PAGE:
Skilled golfers make the game look easy, their effortless swings perfectly striking the little dimpled ball, driving it into the air with uncanny accuracy. The allure of the game for beginners starts with one simple thought - “it looks so easy!” And then they put a club in their hand for the first time and all of a sudden what looked so easy becomes exceptionally complicated. The grip, the stance, keep your head still, don’t look up, the rules, etc. Barriers to enjoying this wonderful pastime pop up all over the place! So, how do you get past these roadblocks to learn the game? Or if you’re introducing the game to someone new, what are ways to help make that outing fun and memorable for all the right reasons? We have a few suggestions:
Forget the score
There's a time for keeping score and there's also a time for forgetting it, like when you’re just learning the game. Let’s face it, if you’re reading this post, there’s a good chance you're not joining the PGA Tour any time soon. Heck, you or your new playing partner is not even thinking about playing competitively. As a golfer’s skills improve, keeping score is an easy way to measure progress, but if you’re introducing someone to the game, simply celebrate the good shots and don’t dwell on the number of strokes played.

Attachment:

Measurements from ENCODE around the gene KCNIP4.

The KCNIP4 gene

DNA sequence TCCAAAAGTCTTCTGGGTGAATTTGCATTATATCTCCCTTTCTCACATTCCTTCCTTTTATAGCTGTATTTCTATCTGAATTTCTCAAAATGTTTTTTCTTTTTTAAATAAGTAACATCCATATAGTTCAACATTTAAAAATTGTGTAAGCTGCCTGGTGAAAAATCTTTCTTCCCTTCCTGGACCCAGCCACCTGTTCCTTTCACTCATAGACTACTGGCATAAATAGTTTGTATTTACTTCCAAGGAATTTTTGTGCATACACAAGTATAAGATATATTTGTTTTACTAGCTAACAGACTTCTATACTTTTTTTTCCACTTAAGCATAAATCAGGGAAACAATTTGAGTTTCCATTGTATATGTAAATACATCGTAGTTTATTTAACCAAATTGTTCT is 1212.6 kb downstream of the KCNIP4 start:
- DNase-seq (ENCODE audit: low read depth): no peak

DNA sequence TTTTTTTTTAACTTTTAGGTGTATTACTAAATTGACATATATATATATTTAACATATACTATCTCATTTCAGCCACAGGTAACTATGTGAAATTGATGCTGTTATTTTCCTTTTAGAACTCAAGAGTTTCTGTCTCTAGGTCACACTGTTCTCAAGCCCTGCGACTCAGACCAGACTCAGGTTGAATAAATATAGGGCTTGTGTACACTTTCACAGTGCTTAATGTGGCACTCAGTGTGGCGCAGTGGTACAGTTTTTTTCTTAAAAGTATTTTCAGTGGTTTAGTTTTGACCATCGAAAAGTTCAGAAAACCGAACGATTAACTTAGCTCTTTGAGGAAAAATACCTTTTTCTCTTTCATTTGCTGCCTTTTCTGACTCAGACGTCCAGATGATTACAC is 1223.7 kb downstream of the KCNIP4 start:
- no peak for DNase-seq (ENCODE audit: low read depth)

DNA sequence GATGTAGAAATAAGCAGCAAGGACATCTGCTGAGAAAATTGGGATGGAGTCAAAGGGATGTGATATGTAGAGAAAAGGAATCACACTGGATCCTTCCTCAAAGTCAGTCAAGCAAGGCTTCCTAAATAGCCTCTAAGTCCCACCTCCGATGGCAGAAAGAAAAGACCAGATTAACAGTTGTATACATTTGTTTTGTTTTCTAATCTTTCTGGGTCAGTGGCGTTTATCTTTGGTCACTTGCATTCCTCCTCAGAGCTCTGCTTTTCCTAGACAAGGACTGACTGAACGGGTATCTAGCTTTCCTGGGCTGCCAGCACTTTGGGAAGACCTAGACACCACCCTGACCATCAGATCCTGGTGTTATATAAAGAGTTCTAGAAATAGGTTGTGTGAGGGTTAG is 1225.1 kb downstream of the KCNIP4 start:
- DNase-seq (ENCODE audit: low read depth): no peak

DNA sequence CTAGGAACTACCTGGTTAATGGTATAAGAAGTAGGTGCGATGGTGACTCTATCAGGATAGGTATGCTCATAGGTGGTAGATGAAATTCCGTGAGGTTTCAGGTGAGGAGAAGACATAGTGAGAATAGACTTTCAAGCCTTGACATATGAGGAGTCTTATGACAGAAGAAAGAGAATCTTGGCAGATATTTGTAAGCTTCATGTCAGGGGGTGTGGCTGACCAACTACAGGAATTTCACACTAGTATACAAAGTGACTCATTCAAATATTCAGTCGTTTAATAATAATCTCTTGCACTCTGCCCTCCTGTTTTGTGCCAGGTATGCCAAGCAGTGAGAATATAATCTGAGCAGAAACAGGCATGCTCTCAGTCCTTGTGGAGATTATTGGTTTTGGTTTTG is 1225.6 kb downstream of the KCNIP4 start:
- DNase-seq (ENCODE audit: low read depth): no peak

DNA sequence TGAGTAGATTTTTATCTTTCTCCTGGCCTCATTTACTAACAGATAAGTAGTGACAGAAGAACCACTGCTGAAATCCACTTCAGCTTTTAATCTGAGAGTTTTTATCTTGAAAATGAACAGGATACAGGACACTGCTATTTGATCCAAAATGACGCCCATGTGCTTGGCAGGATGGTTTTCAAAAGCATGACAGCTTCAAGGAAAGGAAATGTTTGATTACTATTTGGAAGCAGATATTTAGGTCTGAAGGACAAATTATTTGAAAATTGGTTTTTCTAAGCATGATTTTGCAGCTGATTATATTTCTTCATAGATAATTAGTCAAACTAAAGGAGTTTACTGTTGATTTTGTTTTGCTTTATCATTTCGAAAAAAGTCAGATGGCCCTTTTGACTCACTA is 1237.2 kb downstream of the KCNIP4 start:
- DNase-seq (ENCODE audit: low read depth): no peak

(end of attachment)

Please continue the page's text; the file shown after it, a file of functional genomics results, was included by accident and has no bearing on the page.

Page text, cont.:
Don’t worry about the rules
One of the beautiful aspects of the game of golf is the honor system and being accountable for your mistakes. This is why the United States Golf Association (USGA) has compiled an entire book with the rules of golf. There is certainly value in learning these rules, but adhering to all of them as a novice can be overwhelming and drive some people away from the game. Focus on the positives and enjoyment of the time together outside, rather than the rules that competitive golfers live by.
Play a Scramble format
One of the easiest and least intimidating ways for a new golfer to learn the game is in a scramble format. This is when all golfers play from the best shot of the foursome. For example, all four golfers tee off and as a group you select the best shot and everyone plays from that location. This continues until the group putts out. This way, the new golfers are typically playing from better locations and hitting easier shots. Plus, everyone in your group experiences success and struggles together, taking the pressure off the new player.
Stop when you’ve had enough
As legend would have it, when former tennis great Jimmy Connors was learning to play the game as a child, his mother would take him home at the peak of his enjoyment. This made the young Connors long for the game even more. In a similar way, golf is a wonderful family game you can play for years together. So, especially with children, keep them on the course as long as it’s fun. As soon as the game becomes uninteresting or frustrating for them, head to the practice green for a putting contest or even better, quit for the day and leave the new golfer feeling good about the outing.